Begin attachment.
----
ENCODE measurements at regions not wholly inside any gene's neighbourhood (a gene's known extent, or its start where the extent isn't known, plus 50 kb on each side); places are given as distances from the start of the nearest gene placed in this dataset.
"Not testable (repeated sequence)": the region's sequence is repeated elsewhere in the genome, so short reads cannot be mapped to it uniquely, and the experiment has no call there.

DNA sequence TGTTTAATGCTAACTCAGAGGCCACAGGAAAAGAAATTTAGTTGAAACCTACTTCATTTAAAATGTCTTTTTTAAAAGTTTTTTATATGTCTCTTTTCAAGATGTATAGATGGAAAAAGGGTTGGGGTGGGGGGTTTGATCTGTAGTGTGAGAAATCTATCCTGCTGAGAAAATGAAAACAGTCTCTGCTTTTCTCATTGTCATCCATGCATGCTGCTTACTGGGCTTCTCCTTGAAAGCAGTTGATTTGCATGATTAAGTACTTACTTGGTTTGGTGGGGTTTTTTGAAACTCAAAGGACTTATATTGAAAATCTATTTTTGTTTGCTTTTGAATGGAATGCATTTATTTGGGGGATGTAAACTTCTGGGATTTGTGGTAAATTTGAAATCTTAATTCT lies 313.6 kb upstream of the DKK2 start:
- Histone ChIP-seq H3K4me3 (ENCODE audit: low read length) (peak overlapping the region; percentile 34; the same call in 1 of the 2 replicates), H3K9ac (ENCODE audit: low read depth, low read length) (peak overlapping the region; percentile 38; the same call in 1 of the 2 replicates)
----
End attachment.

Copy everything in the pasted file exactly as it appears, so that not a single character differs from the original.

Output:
ENCODE measurements at regions not wholly inside any gene's neighbourhood (a gene's known extent, or its start where the extent isn't known, plus 50 kb on each side); places are given as distances from the start of the nearest gene placed in this dataset.
"Not testable (repeated sequence)": the region's sequence is repeated elsewhere in the genome, so short reads cannot be mapped to it uniquely, and the experiment has no call there.

DNA sequence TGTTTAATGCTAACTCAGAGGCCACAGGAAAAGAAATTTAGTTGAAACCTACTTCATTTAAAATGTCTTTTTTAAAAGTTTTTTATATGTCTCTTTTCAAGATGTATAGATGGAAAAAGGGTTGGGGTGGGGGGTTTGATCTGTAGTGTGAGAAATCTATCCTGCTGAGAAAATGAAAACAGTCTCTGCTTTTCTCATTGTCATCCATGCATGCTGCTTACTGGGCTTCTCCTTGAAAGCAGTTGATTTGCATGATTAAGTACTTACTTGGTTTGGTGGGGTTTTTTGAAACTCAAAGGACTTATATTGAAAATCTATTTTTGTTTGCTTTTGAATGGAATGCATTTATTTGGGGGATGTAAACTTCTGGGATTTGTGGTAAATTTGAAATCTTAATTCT lies 313.6 kb upstream of the DKK2 start:
- Histone ChIP-seq H3K4me3 (ENCODE audit: low read length) (peak overlapping the region; percentile 34; the same call in 1 of the 2 replicates), H3K9ac (ENCODE audit: low read depth, low read length) (peak overlapping the region; percentile 38; the same call in 1 of the 2 replicates)